What is my legal recourse if my manager at work has had several conversations with my peers about my worker’s comp claim?

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What is my legal recourse if my manager at work has had several conversations with my peers about my worker’s comp claim?

Telling them things like I am faking my injury, results of X-rays and other doctor’s results. Also, this company is trying to fight my worker’s comp claim by telling me they feel I am in a physically abusive relationship at home which I feel is slander. I was told by my superior that if I did not go against my work restrictions, I was going to be disciplined on multiple occasions. And lastly, my boss’s boss mocked me openly in front of a large group of my peers today due to my worker’s comp injury. Do I have a leg to stand on to go forth in perusing legal action? Also, what kind of lawyer do I need to seek if I have reason for legal action?

Asked on July 28, 2015 under Personal Injury, Wisconsin

Answers:

SJZ, Member, New York Bar / FreeAdvice Contributing Attorney

Answered 6 years ago | Contributor

Defamation is publically (i.e. to any third parties; that is, to any person not you) making negative factual statements (so not negative opinions or negative true facts, but negative lies or untruths about facts) which damage your reputation. Telling your coworkers that you have faked injuries and claiming that you are in an abusive domestic relationship--assuming that these things are not true--would seem to be defamation. Based on what you write, you may therefore have a defamation claim against your manager personally and possibly against your employer as well (if the employer is aware of his acts, which are being ostensibly done for the company's benefit [i.e. to fight your worker's comp claim] and, even though aware of them, let's him continue doing this).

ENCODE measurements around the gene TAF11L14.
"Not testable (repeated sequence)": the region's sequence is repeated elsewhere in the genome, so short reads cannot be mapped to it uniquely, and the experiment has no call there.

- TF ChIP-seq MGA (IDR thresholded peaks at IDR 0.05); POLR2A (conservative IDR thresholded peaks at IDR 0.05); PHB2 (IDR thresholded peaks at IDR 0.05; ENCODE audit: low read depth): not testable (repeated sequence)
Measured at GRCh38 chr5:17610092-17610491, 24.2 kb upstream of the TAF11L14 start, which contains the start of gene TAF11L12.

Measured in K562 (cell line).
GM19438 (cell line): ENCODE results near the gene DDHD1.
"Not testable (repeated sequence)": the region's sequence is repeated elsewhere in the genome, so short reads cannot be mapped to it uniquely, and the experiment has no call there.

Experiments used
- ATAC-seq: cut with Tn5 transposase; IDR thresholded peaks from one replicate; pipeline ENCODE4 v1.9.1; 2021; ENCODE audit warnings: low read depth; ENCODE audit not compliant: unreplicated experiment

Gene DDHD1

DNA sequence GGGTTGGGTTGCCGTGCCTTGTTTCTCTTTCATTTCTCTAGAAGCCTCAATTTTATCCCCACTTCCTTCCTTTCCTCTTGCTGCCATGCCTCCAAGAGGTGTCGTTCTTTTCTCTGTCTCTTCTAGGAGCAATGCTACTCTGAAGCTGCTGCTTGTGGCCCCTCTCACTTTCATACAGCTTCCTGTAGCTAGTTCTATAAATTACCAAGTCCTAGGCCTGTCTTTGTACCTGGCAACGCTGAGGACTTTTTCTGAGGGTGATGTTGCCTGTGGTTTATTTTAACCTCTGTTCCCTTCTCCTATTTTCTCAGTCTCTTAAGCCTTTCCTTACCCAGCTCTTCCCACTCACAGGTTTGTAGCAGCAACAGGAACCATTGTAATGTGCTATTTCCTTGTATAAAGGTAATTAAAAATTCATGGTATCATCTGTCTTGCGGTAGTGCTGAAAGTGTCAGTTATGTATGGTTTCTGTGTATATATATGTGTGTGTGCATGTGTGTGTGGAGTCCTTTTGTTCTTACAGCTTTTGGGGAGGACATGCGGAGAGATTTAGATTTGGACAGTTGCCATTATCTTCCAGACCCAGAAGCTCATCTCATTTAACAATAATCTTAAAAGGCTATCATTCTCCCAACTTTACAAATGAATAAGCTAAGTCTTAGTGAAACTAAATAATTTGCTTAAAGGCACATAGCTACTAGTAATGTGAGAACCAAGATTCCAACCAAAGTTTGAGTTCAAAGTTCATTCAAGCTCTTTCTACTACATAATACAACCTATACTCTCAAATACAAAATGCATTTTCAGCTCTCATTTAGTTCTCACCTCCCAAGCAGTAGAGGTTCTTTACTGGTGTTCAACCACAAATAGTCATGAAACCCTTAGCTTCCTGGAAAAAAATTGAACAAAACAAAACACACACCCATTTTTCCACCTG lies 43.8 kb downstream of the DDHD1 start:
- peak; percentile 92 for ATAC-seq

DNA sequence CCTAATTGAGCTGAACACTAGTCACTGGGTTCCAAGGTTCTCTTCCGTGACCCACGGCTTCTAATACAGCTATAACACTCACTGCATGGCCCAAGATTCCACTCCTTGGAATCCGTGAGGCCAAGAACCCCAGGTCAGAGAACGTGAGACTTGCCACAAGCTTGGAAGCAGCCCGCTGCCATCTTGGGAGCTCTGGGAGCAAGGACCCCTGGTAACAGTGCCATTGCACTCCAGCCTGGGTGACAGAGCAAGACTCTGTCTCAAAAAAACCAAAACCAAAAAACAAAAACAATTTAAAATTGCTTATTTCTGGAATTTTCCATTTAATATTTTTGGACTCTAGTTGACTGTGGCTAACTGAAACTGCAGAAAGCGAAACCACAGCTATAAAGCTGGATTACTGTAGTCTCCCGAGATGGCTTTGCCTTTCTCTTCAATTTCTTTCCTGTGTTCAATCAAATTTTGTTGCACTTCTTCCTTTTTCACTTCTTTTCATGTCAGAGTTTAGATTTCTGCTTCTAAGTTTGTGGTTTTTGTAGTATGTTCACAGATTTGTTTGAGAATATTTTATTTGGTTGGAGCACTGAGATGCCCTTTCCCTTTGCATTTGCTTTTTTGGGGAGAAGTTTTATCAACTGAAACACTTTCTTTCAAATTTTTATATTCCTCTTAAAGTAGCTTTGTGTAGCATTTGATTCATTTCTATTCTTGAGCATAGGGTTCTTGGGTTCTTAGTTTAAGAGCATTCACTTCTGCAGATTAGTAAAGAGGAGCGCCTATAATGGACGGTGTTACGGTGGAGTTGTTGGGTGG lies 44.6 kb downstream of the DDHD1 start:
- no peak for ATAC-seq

It would be worth your while to consult with a personal injury attorney about this situation in detail; many such attorneys will provide a free initial consultation, and you can inquire into this before making the appointment. Do not call from a company phone, or use a company phone, computer, server, network, etc. to email or text the lawyer--companies can, to greater and lesser degrees, monitory communications over their equipment or facilities.


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